It was an exciting and compelling time of hope.  America was coming out of Watergate and corruption.  There was hope that this president could restore integrity to the White House.  He did that. But the economy sagged, Islamic terrorists seized power in Iran and the Soviet Union threatened the end of the world.  American turned to Ronald Reagan.

The Soviet threat is gone now, but the economy still struggles as American finds its new place in a post industrial era and unfortunately, the corruption is back.  The IRS, the Veterans Administration and other agencies are tainted.  The front runners for both parties include a Republican who openly brags that “I buy politicians and they do what the hell I tell them to” and a Democrat who is trying to survive charges that she offered her power for sale to even foreign buyers.

Jimmy Carter’s press conference today was a reminder that at least once, in recent American history, someone held power without corruption.

Jimmy Carter and Doug Wead, 1979.

Jimmy Carter and Doug Wead, 1979.

3 Responses to Jimmy Carter: He never told a lie

  1. Rodney Carew says:

    Great report Doug.President Carter did a better job than most with his integrity in tact…you can spot a lot of good in what he’s done since his White house years.

  2. If Carter and Gorbachev had been in power at the same time I think we’d be living in a very different world today. Unfortunately, Gorby’s “Carterish” side was met by the Reagan and Gorby’s supporters felt he was giving away the Soviet Union to an American hawk who gave very little in return.

    Carter’s real downfall was the hostage situation in Iran. He wasn’t willing to sacrifice their lives for a feel-good massive military intervention that would probably have ended up costing tens or hundreds of thousands of lives. Unfortunately the nuts he was facing took advantage of that limitation and turned Carter’s “Rose Garden Retreat” strategy into a sad circus.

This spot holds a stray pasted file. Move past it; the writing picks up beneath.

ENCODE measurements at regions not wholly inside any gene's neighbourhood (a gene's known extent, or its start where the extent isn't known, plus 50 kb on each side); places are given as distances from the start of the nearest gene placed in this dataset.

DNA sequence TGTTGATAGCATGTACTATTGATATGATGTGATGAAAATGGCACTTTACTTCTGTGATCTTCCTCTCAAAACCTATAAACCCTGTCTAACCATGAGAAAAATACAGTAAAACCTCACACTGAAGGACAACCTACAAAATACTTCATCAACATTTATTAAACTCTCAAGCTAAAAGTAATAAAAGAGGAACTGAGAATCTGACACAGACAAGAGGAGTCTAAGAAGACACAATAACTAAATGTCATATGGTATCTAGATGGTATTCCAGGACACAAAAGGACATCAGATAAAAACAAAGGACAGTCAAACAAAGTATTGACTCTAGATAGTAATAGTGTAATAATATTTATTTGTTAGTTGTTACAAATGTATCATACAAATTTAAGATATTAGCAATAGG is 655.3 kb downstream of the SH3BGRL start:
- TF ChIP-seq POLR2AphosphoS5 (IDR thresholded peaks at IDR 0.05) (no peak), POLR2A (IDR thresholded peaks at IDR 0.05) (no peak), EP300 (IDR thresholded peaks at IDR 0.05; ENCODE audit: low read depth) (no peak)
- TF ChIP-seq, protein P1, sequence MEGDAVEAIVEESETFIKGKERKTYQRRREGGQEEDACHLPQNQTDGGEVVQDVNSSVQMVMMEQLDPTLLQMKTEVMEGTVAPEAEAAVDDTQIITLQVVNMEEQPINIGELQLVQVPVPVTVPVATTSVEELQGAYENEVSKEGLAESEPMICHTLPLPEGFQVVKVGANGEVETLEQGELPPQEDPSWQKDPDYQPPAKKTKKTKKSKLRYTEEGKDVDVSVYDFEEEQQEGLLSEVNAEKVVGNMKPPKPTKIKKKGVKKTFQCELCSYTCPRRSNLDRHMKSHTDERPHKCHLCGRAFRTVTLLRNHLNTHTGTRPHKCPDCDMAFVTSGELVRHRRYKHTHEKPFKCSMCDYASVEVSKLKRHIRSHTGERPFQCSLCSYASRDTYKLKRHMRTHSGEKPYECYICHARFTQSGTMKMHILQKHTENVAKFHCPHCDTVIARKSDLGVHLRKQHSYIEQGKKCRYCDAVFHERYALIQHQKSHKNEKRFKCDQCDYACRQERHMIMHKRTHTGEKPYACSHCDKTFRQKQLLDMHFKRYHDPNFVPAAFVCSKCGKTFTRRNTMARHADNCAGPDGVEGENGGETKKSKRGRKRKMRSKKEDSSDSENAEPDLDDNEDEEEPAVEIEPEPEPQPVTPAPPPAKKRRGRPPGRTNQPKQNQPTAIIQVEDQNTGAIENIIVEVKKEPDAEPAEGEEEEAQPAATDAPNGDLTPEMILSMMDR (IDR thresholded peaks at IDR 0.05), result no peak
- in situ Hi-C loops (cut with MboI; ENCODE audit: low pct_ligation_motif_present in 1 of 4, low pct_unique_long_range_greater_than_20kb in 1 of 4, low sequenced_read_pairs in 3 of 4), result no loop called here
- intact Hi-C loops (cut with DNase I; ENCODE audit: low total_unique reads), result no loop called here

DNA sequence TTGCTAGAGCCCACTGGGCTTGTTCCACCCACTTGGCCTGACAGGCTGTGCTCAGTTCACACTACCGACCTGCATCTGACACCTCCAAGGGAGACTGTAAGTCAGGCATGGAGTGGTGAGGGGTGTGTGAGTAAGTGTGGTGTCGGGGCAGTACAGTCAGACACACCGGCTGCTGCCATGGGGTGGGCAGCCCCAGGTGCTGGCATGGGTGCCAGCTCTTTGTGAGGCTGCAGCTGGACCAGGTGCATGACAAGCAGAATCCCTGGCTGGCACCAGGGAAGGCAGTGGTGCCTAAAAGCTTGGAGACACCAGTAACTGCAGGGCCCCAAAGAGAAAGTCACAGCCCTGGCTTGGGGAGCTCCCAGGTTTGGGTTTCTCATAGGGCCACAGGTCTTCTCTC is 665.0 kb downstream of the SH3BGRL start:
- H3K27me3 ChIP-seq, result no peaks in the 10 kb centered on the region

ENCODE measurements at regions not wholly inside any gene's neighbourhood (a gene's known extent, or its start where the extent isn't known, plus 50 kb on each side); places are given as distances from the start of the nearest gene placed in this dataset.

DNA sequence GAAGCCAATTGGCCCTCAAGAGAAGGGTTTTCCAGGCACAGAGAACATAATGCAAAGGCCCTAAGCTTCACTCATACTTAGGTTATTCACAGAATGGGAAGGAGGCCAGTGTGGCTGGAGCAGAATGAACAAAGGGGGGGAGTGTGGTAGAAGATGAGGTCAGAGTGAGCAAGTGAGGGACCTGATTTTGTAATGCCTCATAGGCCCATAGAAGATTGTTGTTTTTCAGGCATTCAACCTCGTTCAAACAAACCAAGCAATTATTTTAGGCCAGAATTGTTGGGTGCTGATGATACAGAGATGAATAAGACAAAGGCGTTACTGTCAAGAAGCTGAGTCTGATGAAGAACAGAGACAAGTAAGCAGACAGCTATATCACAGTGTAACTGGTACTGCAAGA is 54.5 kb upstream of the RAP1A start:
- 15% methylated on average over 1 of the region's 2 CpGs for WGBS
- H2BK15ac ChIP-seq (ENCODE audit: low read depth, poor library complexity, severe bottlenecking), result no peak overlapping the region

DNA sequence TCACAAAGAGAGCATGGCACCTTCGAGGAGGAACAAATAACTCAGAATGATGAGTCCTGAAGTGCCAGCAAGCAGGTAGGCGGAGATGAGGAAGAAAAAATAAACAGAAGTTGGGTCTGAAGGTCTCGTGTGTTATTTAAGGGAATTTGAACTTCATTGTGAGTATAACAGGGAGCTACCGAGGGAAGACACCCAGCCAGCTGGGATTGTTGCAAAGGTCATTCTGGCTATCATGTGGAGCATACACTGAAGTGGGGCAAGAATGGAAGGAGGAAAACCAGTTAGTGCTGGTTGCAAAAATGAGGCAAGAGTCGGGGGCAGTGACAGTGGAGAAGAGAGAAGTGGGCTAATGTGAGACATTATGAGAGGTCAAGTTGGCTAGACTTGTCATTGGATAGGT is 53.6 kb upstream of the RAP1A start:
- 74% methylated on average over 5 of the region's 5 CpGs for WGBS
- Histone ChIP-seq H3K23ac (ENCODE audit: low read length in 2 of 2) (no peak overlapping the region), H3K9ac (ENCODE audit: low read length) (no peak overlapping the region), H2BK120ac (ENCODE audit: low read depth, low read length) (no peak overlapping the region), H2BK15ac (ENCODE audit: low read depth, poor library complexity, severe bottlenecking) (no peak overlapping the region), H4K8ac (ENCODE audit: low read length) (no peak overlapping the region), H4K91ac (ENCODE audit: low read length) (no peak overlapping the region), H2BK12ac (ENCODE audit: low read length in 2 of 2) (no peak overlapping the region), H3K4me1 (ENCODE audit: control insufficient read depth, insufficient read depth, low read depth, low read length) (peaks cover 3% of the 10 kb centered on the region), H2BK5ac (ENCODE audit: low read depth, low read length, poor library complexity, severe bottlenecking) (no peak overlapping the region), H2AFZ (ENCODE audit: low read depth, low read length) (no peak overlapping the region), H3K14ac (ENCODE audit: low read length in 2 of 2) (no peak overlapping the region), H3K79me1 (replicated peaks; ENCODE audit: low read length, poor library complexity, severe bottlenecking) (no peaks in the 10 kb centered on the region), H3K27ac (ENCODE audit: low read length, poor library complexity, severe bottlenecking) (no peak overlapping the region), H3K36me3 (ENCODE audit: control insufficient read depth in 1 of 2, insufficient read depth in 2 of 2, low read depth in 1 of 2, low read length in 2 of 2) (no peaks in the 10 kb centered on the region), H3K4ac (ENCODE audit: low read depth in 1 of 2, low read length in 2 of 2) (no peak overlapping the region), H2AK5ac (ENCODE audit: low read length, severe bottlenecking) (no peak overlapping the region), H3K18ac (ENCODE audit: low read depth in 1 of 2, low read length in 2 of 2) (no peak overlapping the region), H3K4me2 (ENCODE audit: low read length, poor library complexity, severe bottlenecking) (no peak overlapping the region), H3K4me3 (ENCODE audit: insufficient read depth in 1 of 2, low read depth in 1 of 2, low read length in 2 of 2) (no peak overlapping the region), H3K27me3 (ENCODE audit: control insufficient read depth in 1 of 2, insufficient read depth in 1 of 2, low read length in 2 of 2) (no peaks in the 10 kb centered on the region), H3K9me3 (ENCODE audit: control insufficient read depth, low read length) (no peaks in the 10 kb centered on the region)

– MJM

  3. Rey Hudson says:

    My great grandfather was fairly influential in Plains, Georgia, though, honestly, to my knowledge, I’ve never been there myself.

    Though I haven’t, and though I’m from the next generation and grew up in Atlanta, I DO remember Carter’s governorship. He was one of the first not to have ridden the wave of racist, soapbox, pontifiication. (Talmadge et al) He, as a governor, –though I don’t remember much– did embrace some progressive projects… the kind that do good but just don’t get you any votes, much.

    He modernized and rebuilt prisons; this helps nobody but the prisoners. (“There but for fortune…”)

    He stood AGAINST the channelizing of a natural waterway (the Altamaha I think it was, preserving a natural habitat for wildlife, one of few left!

    And, I might add, after his presidency, he taught Sunday school; I can hear folks from New York and L.A. snickering, chuckling… but a little o’ that… correction, a LOT of that wouldn’t hurt in your areas, either, no SIR!

    Lately I was very pleased to read that dear Mr. Carter (I bet he wouldn’t eveno’ got bent outta shape if I didn’t say “President Carter”) announced to his Sunday school class, at 91 years old, that he’d come back from the doctor and that the doctor had told him he was now “cancer free”.

    You see, when you’re doin’ right, and lots of folks KNOW it, there’s also liable to be more people prayin’ for you if you NEED it. (Right or wrong, as St, Vincent said, “It is what it IS!”)

    King James version says “…and the hoary (frosty) head is a crown of glory if it be found in the way of righteousness.” –Proverbs 16:31

    I (for one) President Carter, will be thanking you that under your administration –far as I know.. only 9 American soldiers died, and THAT was when you called them back. Alternative might have been glorious, but it could have been horrendous. Best way to keep peace is by being a peace MAKER! .. “Blessed are the…” Matt. 5

    He has “done what (he) could!” and it will be remembered! Mark 14:8